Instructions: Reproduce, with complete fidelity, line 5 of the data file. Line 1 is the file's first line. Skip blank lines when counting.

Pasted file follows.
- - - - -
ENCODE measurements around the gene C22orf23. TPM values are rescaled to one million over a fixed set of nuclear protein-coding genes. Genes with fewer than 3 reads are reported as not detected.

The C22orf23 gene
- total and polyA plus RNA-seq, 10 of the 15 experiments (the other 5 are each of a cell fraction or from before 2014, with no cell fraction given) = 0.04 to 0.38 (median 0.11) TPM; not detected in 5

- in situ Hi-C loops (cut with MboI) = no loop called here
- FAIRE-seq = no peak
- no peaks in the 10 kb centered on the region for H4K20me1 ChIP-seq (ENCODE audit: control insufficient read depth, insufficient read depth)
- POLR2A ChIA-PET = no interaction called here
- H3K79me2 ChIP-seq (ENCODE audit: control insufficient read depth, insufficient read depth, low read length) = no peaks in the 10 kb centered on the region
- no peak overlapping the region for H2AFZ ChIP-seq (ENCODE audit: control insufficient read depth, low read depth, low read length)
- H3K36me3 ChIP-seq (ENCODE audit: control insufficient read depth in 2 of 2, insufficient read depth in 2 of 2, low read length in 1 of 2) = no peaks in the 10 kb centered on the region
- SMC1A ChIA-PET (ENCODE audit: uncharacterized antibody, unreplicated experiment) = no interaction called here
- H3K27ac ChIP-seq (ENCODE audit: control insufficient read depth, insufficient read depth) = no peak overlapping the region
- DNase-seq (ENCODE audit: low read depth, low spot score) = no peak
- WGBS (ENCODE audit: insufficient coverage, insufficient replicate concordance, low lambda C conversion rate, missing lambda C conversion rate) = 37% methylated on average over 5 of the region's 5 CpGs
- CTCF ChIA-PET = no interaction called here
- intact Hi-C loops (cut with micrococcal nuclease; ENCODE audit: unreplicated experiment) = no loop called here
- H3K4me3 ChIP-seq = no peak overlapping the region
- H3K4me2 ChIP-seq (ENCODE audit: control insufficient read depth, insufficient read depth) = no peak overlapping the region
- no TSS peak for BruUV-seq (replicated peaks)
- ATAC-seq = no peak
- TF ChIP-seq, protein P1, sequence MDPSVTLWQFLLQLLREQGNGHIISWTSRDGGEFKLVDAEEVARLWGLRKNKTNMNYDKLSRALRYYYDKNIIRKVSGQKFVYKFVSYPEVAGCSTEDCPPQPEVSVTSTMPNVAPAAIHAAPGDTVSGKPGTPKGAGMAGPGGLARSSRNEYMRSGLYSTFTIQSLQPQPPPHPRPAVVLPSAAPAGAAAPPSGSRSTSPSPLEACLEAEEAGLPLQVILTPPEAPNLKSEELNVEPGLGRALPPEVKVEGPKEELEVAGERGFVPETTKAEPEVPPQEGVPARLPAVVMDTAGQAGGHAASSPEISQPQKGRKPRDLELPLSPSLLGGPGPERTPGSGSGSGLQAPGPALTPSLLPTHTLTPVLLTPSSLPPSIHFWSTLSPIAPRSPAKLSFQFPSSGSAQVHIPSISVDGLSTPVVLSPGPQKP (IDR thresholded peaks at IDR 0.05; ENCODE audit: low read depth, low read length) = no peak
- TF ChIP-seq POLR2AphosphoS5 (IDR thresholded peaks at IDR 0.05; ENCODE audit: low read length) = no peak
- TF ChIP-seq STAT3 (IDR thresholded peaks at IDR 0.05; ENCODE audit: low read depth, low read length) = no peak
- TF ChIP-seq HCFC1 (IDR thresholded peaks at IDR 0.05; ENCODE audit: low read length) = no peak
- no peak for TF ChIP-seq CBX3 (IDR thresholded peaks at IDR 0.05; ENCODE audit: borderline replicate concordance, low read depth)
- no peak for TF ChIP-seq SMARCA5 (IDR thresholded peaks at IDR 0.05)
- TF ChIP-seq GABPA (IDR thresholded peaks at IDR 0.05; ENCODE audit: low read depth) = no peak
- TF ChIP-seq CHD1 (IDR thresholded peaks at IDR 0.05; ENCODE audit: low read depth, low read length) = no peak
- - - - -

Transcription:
- FAIRE-seq = no peak